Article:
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Rolls-Royce opens plant making part for Joint Strike Fighter

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Rolls-Royce on Friday morning unveiled a new, high-tech manufacturing site that could serve as a model for the future.

The new "focused factory" at 758 Columbia Drive in Plainfield will produce lift fans for the Joint Strike Fighter aircraft. The lift fan allows one version of the aircraft to make helicopter-like landings. Rolls-Royce had been developing the fan for two years and now has the production contract.  Full production will start in October, and the facility will employ 15 people at peak production in about 18 months.

"It's a high-tech facility and the only one like it in the world," said John Gallo, executive vice president of business operations. Rolls-Royce invested $6 million to outfit the space with the latest technology. One piece of equipment keeps track of tools, preventing them from becoming lost inside—and eventually damaging—the large aircraft components. The Department of Defense also spent $6 million on the build-out.

Gallo said Rolls-Royce won the lift fan contract because its latest contract with United Auto Workers Local 933 allows it to be more competitive. The focused factory will employ 12 UAW-represented workers, who are eligible for performance bonuses and trained to do multiple jobs. If necessary, Rolls can go outside the UAW for building maintenance workers.

"We're hoping through this same competitive set-up, we can win new work and new contracts going forward," Gallo said.

The Plainfield site is Rolls-Royce's 11th facility in Indiana. The British company employs 4,000 people in the state, including more than 1,700 in production in Indianapolis.

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  1. Aaron is my fav!

  2. Let's see... $25M construction cost, they get $7.5M back from federal taxpayers, they're exempt from business property tax and use tax so that's about $2.5M PER YEAR they don't have to pay, permitting fees are cut in half for such projects, IPL will give them $4K under an incentive program, and under IPL's VFIT they'll be selling the power to IPL at 20 cents / kwh, nearly triple what a gas plant gets, about $6M / year for the 150-acre combined farms, and all of which is passed on to IPL customers. No jobs will be created either other than an handful of installers for a few weeks. Now here's the fun part...the panels (from CHINA) only cost about $5M on Alibaba, so where's the rest of the $25M going? Are they marking up the price to drive up the federal rebate? Indy Airport Solar Partners II LLC is owned by local firms Johnson-Melloh Solutions and Telemon Corp. They'll gross $6M / year in triple-rate power revenue, get another $12M next year from taxpayers for this new farm, on top of the $12M they got from taxpayers this year for the first farm, and have only laid out about $10-12M in materials plus installation labor for both farms combined, and $500K / year in annual land lease for both farms (est.). Over 15 years, that's over $70M net profit on a $12M investment, all from our wallets. What a boondoggle. It's time to wise up and give Thorium Energy your serious consideration. See http://energyfromthorium.com to learn more.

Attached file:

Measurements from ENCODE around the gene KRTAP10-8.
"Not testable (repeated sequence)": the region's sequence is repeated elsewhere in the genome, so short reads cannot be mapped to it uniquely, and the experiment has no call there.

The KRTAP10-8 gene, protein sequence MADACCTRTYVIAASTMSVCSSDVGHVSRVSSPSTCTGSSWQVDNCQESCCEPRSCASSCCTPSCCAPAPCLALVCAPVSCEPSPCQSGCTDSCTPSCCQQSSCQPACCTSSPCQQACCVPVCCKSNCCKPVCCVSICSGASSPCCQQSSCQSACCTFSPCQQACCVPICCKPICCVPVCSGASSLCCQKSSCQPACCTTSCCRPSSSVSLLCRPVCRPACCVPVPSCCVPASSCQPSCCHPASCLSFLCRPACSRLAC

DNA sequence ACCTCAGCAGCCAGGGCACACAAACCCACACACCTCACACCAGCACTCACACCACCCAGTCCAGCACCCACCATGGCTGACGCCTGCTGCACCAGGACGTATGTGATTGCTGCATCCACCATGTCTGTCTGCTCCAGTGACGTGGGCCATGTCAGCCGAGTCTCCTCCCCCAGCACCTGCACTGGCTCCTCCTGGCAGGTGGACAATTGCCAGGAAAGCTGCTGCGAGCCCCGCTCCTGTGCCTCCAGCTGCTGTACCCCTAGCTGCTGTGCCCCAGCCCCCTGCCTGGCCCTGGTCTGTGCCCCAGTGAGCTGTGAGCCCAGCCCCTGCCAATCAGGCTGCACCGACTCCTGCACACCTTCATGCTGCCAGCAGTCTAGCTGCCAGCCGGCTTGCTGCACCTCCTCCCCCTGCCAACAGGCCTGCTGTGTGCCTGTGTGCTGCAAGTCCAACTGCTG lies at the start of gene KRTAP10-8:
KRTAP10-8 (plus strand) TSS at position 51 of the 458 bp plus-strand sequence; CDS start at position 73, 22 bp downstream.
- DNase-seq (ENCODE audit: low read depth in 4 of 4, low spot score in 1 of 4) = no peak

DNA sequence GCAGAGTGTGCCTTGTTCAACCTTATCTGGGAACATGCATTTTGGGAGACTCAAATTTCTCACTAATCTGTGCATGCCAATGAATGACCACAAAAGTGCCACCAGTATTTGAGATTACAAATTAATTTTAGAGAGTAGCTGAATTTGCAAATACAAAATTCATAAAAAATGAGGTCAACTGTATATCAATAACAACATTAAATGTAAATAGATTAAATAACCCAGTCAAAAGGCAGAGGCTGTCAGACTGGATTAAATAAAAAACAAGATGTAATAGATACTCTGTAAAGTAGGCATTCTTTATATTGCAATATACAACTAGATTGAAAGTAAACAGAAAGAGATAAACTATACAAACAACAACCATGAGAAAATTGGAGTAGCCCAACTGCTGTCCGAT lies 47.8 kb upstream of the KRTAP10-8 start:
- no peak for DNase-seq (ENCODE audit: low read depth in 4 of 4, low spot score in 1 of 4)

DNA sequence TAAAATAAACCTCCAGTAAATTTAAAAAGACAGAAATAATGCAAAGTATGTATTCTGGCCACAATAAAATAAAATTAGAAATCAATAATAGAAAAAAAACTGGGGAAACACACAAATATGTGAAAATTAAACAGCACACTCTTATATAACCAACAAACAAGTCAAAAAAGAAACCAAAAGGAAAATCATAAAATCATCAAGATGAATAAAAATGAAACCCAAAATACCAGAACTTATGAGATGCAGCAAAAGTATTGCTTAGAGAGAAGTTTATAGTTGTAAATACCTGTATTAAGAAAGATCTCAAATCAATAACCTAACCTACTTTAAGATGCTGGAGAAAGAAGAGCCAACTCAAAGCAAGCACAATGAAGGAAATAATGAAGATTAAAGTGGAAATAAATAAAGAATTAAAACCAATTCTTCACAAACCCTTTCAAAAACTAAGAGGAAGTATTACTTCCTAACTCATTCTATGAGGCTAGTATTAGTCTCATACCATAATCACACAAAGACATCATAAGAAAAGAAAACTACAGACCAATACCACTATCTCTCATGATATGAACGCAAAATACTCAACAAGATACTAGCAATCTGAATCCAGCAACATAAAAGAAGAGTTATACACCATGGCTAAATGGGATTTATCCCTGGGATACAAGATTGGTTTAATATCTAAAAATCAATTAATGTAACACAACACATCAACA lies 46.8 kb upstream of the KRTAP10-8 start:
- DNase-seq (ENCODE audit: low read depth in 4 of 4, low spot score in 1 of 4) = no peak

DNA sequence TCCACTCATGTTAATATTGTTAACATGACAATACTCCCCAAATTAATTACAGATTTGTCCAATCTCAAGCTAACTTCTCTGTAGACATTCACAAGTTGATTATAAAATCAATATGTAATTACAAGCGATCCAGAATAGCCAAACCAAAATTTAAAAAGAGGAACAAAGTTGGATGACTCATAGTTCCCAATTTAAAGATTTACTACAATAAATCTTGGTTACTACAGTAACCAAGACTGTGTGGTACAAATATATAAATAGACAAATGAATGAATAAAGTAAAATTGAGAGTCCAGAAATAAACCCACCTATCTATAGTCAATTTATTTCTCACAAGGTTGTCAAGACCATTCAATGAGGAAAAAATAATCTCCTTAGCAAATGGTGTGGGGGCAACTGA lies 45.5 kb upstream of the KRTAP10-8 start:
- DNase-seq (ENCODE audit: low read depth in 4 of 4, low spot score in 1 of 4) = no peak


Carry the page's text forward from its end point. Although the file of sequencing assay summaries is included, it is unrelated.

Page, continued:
3. Markus, I don't think a $2 Billion dollar surplus qualifies as saying we are out of money. Privatization does work. The government should only do what private industry can't or won't. What is proven is that any time the government tries to do something it costs more, comes in late and usually is lower quality.

  4. Some of the licenses that were added during Daniels' administration, such as requiring waiter/waitresses to be licensed to serve alcohol, are simply a way to generate revenue. At $35/server every 3 years, the state is generating millions of dollars on the backs of people who really need/want to work.

  5. I always giggle when I read comments from people complaining that a market is "too saturated" with one thing or another. What does that even mean? If someone is able to open and sustain a new business, whether you think there is room enough for them or not, more power to them. Personally, I love visiting as many of the new local breweries as possible. You do realize that most of these establishments include a dining component and therefore are pretty similar to restaurants, right? When was the last time I heard someone say "You know, I think we have too many locally owned restaurants"? Um, never...

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